Plans for the biggest airline merger since the start of the pandemic have just been announced.
In this post:
Korean Air plans to buy Asiana Airlines
Korean Air intends to acquire Asiana Airlines in a deal that’s valued at $1.6 billion, which should be finalized in the second half of 2021. Korean Air is currently the world’s 18th largest airline, and if this deal is complete, the combined airline would become the 10th largest in the world.
Here’s the plan for the takeover, which is quite complicated due to the ownership structures of the companies:
- Korean Air plans to raise ~$2.25 billion via rights offerings in early 2021
- Of that money, ~$1.35 billion will be spent to buy new shares to be sold to Asiana, and the balance will be spent on Asiana perpetual bonds
- Korean Development Bank, the main creditor of Asiana Airlines, will inject ~$722 million into Hanjin KAL, through a rights offering and convertible bonds; in other words, both former parent companies would still have a stake in the combined airline
As Korean Air Chairman Cho Won-tae describes this takeover:
“The company made the decision to help the country’s airline industry continue to grow (amid uncertainties) and minimize the injection of public funds (into Asiana).”
Meanwhile the Deputy Minister for Civil Aviation at the Ministry of Land, Infrastructure, and Transport, has said that this was an “inevitable decision” in order to minimize losses at the two airlines amid the pandemic.
Now, I’d note that while the plans seem concrete as of now, only time will tell if this merger actually goes through, since a lot can still go wrong — will the shareholders ultimately be onboard, and will the deal receive regulatory approval?
Korean Air is acquiring Asiana Airlines
Why Korea’s two major airlines have struggled
The truth is that the financial situation at Korean Air and Asiana Airlines has been problematic since long before the pandemic. South Korea has a population of around 50 million, and the country has two full service airlines, making it one of the few countries of its size with two full service airlines.
That doesn’t even begin to address all the competition in South Korea from both foreign airlines and low cost carriers.
This deal is probably particularly beneficial for Asiana, which has been on the brink of collapse. In September the airline received a cash injection from creditors (led by Korean Development Bank), after the previous largest shareholder pulled out of a sale
South Korea has had two full service airlines
What would the new Korean Air look like?
Assuming this deal gets approval, what should we expect from a combined Asiana and Korean Air? I have a few general thoughts…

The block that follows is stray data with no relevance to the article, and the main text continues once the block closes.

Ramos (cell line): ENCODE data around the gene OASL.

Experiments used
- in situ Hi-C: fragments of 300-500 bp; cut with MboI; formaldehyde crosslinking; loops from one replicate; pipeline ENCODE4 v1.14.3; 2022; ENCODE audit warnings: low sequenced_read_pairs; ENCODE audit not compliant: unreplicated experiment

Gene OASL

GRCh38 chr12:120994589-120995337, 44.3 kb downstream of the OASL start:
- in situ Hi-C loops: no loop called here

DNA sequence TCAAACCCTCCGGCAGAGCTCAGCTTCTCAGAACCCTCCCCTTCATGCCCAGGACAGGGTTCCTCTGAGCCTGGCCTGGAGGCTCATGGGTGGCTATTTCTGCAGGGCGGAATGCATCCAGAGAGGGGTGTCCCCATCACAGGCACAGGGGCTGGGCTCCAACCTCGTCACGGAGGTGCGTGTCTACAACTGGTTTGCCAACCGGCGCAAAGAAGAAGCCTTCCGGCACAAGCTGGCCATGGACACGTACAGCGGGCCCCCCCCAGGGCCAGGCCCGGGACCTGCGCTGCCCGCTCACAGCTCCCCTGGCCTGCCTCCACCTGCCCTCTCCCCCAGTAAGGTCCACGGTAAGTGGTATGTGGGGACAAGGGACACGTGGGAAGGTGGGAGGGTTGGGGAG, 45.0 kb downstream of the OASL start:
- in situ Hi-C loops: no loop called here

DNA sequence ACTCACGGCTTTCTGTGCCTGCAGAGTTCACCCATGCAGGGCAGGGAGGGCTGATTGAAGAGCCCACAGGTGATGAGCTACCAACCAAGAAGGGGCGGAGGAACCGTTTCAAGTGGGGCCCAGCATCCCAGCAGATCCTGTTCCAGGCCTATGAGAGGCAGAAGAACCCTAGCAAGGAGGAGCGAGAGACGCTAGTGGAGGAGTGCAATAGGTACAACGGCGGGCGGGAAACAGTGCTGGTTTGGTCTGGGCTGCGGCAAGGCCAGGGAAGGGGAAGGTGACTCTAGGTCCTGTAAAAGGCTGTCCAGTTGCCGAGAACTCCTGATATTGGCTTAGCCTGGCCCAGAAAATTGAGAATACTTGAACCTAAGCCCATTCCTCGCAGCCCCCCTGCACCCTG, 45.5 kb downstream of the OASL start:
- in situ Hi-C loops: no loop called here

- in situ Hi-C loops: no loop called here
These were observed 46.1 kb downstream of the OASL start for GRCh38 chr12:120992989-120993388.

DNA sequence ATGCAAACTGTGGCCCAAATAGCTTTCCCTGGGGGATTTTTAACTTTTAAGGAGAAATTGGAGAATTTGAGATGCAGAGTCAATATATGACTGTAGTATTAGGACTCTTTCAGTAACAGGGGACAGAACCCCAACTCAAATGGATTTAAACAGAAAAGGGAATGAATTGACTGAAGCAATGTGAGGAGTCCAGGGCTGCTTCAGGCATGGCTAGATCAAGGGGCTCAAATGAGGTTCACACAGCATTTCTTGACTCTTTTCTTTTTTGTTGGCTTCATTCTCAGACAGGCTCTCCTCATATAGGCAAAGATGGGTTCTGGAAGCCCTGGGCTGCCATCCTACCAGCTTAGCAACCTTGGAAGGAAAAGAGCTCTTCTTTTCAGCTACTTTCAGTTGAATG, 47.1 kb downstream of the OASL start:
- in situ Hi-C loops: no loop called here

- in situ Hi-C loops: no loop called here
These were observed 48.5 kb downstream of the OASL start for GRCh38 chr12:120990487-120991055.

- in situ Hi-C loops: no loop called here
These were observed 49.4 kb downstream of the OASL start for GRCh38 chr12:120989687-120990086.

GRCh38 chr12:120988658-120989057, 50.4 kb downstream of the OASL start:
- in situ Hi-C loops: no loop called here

Korean Air will be the surviving brand
If the merger is approved, the plan is for the two brands to operate independently in the short term, but for there to eventually be an integration. As it’s described:
- Asiana and Korean Air would integrate operations, and Korean Air would be the surviving brand
- The two airlines also have three low cost carriers that would be integrated — this includes Asiana’s Air Busan and Air Seoul, and Korean Air’s Jin Air
Korean Air will probably be the surviving brand
Minimizing layoffs is a priority
Korean Air’s chairman has stated that job security of existing employees at the airlines is the top priority. Now, presumably this is at least partly being done to receive government approval for the deal, but this does suggest that the workforce won’t be shrinking much.
It’s said that the combined airline would have a surplus of 800-1,000 employees. How exactly that’s handled remains to be seen. Presumably the airline won’t be hiring anytime soon, but how will the airline keep excess employees busy?
Good for Delta & SkyTeam, bad for Star Alliance
Korean Air and Delta have a joint venture, as Delta even owns a stake in Korean Air. Given this transpacific joint venture and Korean Air’s SkyTeam membership, it seems highly likely to me that this is the arrangement that would survive.
That means that Star Alliance would lose an airline. Keep in mind that Asiana hasn’t had a joint venture with United, so there’s definitely more upside for the partnership with Delta than anything else Asiana has across the Pacific with a US airline.
It’s likely that Korean Air will remain in SkyTeam
What would a combined fleet look like?
Asiana has a fleet of 81 aircraft, while Korean Air has a fleet of 172 aircraft. A few things stand out:
- Korean Air has 10 A380s and Asiana has six A380s, so that’s 16 A380s combined; I would guess that the airline won’t retire A380s altogether, but maybe it will reduce the fleet a bit, though there are some destinations where the A380 makes sense, like Los Angeles, New York, etc.
- The combined carrier’s long haul fleet would be all over the place beyond the A380, as it would include the 747-400, 747-8, 777-200, 777-300, 787-9, A330-200, A330-300, A350-900; there’s also the 787-10 and A350-1000 on order
- Personally I could see the few remaining 747-400s being pretty quickly retired, and maybe some A330s and 777s would be retired, but otherwise I imagine this varied fleet would be kept
Asiana has a fleet of six Airbus A380s
Korean Air and Asiana Airlines are expected to merge, forming the world’s 10th largest airline. While plans for this have now been formally announced, there’s still a lot of work to be done before this is finalized, so we’ll have to see how this unfolds.
The plan is for Korean Air to be the surviving brand. I would assume that the airline would stay in SkyTeam and maintain its Delta joint venture. There are also lots of questions about the future of the combined carrier’s fleet.
What do you make of Korean Air’s acquisition of Asiana, and how do you see this playing out?